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B. Developing Short Answer and Completion Questions


        Short answer and completion items are both forms of "supply" items in which students have to provide the response, rather than selecting a response from among several provided in the test. Supply items are frequently used for recall of information and for problem solving in math and science (where the student is asked to supply the answer to a calculation or the result of a formula).

        Educational objectives frequently state that the student will "know" certain information, procedures, etc. When"knowing" is defined as "recall," "remember," "label," "list," "state," "define," "describe," or "name," those objectives can be measured with short answer or completion items.

        These types of questions have some advantages. Like true-false questions, short-answer and completion items can be written fairly easily. Students can complete a large number of items in a fairly short time (unless they involve working complex math problems), thus sampling a lot of content. Since the student has to generate the answers, the possibility of guessing the correct answers to these questions is greatly reduced when compared with true-false questions. While these items can be easy to score, poor student handwriting poses a potential problem.

        Completion items are those in which a statement is written with blanks substituted for one or more words which the student is to supply. Example 1 shows the format for a typical completion item. Students sometimes write their answers directly on the blanks embedded in the sentences, but scoring can be facilitated by providing answer blanks in a column along either the right or left side of the paper (Example 1b).

  1a There are ______ inches in a foot.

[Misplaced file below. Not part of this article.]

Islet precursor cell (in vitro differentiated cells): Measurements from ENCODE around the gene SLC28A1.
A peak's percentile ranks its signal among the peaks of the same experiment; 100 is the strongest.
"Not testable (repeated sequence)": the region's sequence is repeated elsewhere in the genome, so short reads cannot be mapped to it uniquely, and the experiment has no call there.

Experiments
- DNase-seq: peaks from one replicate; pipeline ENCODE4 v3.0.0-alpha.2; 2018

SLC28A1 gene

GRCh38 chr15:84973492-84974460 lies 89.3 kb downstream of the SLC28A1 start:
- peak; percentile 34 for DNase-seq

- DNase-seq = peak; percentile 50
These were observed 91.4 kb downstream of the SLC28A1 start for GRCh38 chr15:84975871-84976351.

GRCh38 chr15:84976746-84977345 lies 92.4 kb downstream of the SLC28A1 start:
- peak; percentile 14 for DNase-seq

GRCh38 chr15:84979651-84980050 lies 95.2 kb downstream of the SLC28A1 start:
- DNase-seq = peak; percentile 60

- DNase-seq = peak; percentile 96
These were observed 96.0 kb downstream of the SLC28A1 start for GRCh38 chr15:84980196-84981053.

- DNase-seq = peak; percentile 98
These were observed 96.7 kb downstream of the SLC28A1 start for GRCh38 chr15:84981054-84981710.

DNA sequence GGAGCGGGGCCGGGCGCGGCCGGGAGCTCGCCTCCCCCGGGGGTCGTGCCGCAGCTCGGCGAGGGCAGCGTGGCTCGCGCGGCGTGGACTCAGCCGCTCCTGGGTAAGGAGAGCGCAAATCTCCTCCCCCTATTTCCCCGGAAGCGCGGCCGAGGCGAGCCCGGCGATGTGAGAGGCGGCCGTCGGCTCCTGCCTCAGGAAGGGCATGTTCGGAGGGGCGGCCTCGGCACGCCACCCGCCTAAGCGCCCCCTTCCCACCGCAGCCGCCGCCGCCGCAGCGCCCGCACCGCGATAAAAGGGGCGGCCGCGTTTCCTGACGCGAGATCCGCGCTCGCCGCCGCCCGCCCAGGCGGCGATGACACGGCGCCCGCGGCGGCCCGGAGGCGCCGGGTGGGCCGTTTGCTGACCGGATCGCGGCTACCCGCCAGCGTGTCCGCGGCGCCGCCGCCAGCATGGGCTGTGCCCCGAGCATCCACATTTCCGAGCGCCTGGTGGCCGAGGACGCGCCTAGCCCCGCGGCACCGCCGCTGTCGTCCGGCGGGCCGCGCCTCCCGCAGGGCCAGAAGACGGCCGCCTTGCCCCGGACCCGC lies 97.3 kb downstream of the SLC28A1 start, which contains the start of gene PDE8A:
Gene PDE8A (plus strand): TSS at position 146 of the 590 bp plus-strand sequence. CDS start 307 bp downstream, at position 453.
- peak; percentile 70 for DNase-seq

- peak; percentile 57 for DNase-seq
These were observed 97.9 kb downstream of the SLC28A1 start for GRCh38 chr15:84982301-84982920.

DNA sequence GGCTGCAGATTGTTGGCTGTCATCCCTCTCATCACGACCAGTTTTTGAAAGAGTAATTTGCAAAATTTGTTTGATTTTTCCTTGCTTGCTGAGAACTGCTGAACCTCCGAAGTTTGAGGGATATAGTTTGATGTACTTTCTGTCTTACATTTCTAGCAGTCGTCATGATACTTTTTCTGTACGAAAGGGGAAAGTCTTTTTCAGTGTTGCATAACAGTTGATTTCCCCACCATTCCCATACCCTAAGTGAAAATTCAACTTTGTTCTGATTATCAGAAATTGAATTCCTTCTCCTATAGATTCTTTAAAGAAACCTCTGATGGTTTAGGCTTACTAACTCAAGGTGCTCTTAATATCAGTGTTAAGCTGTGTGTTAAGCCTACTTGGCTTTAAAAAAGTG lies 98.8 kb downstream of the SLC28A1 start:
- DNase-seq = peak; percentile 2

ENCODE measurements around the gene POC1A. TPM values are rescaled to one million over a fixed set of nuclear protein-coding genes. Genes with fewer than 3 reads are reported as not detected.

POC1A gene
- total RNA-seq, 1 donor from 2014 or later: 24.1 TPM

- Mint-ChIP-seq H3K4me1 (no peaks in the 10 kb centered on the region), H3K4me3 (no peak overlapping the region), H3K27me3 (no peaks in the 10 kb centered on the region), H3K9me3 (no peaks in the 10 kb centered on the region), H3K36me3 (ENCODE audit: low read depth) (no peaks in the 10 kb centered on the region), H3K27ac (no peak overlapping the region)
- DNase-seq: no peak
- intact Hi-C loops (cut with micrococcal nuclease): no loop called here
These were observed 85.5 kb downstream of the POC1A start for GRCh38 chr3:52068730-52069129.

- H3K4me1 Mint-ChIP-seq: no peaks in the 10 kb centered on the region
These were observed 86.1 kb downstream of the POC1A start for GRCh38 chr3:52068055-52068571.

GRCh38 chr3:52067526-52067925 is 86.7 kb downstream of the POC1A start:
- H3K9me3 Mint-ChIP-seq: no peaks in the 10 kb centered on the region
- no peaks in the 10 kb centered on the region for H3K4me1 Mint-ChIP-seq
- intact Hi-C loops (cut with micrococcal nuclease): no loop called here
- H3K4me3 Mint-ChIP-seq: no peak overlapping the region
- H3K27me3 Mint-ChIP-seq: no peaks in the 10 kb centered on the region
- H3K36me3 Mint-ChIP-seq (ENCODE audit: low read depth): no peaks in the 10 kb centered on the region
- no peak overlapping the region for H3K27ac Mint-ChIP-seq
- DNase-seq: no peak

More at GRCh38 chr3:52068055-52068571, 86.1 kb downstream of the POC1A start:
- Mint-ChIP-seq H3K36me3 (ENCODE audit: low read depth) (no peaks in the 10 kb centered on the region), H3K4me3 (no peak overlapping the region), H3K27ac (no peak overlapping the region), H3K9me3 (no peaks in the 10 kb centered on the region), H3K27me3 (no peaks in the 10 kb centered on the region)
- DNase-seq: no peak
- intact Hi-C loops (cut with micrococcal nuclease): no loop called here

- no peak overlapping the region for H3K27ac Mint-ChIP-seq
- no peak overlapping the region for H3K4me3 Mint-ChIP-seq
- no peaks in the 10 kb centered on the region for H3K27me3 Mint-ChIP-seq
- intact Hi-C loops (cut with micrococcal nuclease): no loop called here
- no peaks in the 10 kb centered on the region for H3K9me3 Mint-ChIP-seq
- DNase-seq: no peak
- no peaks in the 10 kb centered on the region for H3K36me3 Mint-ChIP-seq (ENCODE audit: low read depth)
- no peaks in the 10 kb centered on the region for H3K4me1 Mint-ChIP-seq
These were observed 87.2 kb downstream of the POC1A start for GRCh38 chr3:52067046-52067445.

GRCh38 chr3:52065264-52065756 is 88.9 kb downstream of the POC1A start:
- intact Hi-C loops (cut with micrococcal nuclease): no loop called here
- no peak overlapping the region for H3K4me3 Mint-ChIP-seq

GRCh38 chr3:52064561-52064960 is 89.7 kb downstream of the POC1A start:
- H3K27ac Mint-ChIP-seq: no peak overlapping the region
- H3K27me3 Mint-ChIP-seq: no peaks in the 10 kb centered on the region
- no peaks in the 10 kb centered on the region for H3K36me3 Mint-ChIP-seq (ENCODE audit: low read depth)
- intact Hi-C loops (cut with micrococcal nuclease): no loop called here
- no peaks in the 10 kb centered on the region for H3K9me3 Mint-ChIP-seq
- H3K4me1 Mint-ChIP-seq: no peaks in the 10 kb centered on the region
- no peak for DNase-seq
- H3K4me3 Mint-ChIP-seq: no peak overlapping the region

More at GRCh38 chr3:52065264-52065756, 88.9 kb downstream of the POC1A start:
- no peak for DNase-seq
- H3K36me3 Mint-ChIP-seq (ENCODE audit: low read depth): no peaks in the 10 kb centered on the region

1b There are ______ inches in a foot.
          Short answer questions are similar to completion items except that a question is written in its entirety, with the student supplying a correct response of one word or a short phrase. The use of a short answer question (Example 2) may be preferable to the completion item in Example 1 if it makes the question more specific and leads to the one answer that you are seeking. Also, it may be easier for younger children to respond to a question than to fill in a blank completing a sentence.
  2 How many inches are there in a foot?
____________ inches
          A potential problem with both Short Answer and Completion items is that unless the items are well written, students may give an answer that is not the one you wanted when you wrote the item, but one which is also correct. It takes careful attention to write the item with enough specificity that the answer you are seeking is the only correct one.
          In Example 3a, the teacher wanted to know if the students remembered the year in which Columbus landed. Unfortunately other answers could be supplied relating to the season of the year, month, weather conditions, etc. Examples 3b and 3c show modifications that retain the completion format, while Example 3d has changed to the short-answer type of question. Note that both 3c and 3d provide a place for the student to write the answers down the right side of the paper for ease of grading.
  3a Columbus landed in this country in __________ .
  3b Columbus landed in this country in the year _________ .
  3c Columbus landed in this country in the year __________.      
  3d In what year did Columbus land in this country?
          The definition of a "short answer" question varies among the textbook authors. Sometimes "short-answer" refers to responses that may be a sentence or more in length (while not as long as an "essay" question) (Example 4). At other times it denotes a word (Example 5) or series of related terms (Example 6), phrase, list (Example 7), number (Example 8), or symbol (Example 9) to complete a statement or respond to a question.
  4 Define the vocabulary words listed below: